Option 2: From slightly south of the 5,200+ ft saddle southeast of Ottabot Peak, make an angling ascent eastward across the north-facing basin to the spur ridge coming north off of Pk 7425. Continue as per Option 1.
This route took us roughly 14 hours round trip. Prepare for a long day whichever route you choose.
This route ascends from the road bridge over Illabot Creek to the small lake immediately south of Pk 5897 ("Ottabot Peak"). From the east side of the bridge, the idea is to hopefully find a fisherman's path to the lake. We couldn't find the path. But, if it is there, it supposedly follows above Illabot Creek for a spell then proceeds eastward in a rising traverse. When the canyon southwest of the lake is encountered, bear directly uphill (northward) to about 4,600 ft then resume going east to the lake. From the lake (est. 4,780 ft), continue southeastward to the ridge forming above at about 5,400 ft. Continue as per West Route (via Option 1 or 2).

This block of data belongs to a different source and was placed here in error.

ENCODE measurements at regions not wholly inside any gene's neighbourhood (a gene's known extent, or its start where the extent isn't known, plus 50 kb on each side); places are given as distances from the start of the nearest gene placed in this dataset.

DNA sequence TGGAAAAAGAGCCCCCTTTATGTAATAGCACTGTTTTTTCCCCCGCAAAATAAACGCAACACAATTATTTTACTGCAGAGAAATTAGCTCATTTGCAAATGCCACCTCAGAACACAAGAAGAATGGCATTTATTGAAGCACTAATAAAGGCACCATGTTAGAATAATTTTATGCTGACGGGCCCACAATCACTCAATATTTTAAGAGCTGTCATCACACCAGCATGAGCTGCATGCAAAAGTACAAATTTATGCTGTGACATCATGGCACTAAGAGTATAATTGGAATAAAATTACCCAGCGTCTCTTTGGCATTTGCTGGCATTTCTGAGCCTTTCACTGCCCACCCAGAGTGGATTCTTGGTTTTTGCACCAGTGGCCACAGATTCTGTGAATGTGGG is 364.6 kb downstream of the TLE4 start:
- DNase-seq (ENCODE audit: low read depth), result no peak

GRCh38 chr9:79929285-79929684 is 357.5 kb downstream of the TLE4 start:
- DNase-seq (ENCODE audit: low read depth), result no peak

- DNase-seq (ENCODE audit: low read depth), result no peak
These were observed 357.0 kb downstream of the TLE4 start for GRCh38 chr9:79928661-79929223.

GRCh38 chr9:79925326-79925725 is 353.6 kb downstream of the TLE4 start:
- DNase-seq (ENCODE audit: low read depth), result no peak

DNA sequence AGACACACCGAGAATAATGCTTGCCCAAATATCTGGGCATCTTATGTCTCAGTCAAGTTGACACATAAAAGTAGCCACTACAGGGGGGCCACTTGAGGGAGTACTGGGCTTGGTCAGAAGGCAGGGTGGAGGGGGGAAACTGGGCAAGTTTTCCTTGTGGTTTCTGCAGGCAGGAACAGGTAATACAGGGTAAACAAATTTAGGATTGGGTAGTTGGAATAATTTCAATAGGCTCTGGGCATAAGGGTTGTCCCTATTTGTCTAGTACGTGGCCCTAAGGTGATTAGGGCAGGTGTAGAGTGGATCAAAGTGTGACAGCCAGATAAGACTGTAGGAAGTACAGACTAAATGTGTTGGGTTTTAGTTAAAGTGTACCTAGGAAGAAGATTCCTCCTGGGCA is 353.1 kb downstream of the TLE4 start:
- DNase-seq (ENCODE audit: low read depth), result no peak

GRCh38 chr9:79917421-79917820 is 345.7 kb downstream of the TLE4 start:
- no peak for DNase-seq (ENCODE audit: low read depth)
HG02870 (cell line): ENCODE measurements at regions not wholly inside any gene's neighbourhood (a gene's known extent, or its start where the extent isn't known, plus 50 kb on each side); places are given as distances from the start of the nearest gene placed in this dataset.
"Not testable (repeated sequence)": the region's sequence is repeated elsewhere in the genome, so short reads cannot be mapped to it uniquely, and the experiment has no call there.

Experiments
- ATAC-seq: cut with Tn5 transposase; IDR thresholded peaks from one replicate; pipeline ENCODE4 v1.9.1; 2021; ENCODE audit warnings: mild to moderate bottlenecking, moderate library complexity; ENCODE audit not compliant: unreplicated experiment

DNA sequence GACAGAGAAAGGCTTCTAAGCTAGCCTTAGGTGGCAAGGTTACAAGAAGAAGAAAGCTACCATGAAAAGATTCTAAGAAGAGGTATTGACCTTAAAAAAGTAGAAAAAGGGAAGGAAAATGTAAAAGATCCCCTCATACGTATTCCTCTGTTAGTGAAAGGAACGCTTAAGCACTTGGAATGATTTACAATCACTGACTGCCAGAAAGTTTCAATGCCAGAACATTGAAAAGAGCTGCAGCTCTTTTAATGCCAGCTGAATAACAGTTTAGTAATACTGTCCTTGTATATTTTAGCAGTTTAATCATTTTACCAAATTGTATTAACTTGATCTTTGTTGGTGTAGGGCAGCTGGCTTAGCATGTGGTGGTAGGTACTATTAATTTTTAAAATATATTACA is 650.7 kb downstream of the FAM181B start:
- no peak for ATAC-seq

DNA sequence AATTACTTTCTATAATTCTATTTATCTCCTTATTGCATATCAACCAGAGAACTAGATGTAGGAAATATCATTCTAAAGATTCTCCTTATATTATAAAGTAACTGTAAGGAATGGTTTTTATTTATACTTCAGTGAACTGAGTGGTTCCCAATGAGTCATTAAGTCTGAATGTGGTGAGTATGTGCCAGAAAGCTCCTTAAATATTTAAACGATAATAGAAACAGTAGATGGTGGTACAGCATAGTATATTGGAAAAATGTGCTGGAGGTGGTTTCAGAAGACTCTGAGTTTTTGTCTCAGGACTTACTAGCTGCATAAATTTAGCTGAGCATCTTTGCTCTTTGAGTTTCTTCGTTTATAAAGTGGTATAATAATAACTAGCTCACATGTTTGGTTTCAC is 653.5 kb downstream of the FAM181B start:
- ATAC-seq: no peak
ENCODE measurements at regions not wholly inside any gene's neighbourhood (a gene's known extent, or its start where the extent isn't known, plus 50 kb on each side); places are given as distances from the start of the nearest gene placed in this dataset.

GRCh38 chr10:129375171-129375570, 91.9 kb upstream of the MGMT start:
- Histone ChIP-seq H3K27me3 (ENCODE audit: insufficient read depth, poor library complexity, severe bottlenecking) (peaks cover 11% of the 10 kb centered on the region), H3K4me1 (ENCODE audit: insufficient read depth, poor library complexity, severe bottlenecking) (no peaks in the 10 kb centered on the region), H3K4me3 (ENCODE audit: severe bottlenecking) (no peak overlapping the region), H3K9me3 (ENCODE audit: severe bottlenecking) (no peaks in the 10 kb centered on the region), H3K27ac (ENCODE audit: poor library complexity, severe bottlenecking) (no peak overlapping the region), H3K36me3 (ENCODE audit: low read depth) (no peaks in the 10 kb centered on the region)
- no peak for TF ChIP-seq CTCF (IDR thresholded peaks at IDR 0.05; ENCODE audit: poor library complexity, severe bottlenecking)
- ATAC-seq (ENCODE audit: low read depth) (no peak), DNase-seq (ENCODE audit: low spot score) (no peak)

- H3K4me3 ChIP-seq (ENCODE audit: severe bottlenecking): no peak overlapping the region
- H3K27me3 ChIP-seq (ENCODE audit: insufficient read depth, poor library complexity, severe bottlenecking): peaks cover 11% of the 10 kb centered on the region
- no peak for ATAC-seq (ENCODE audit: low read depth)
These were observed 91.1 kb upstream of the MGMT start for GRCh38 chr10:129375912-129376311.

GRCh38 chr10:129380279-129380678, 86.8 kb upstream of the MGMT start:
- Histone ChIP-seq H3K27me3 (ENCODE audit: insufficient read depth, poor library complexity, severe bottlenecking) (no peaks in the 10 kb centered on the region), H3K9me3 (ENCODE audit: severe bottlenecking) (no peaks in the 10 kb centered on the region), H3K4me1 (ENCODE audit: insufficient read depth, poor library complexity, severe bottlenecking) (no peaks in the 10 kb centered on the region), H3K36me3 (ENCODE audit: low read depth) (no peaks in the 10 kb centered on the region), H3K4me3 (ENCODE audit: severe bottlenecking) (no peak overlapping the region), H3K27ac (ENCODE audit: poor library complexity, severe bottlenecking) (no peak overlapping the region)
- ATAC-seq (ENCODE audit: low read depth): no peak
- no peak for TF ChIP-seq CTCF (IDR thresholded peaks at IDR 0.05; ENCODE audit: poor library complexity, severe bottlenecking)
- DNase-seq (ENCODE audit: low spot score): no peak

Snowking Mountain is in the Glacier Peak Wilderness so standard wilderness policy applies. Only the Slide Lake Trail has an official trailhead. As such, that would probably be the only place a Trail Park Pass is required. However, the drive to it is so long (21 miles on logging road) that your chances of being caught without one are reduced. The rangers writing tickets tend to stick to the easily accessed, more popular trailheads.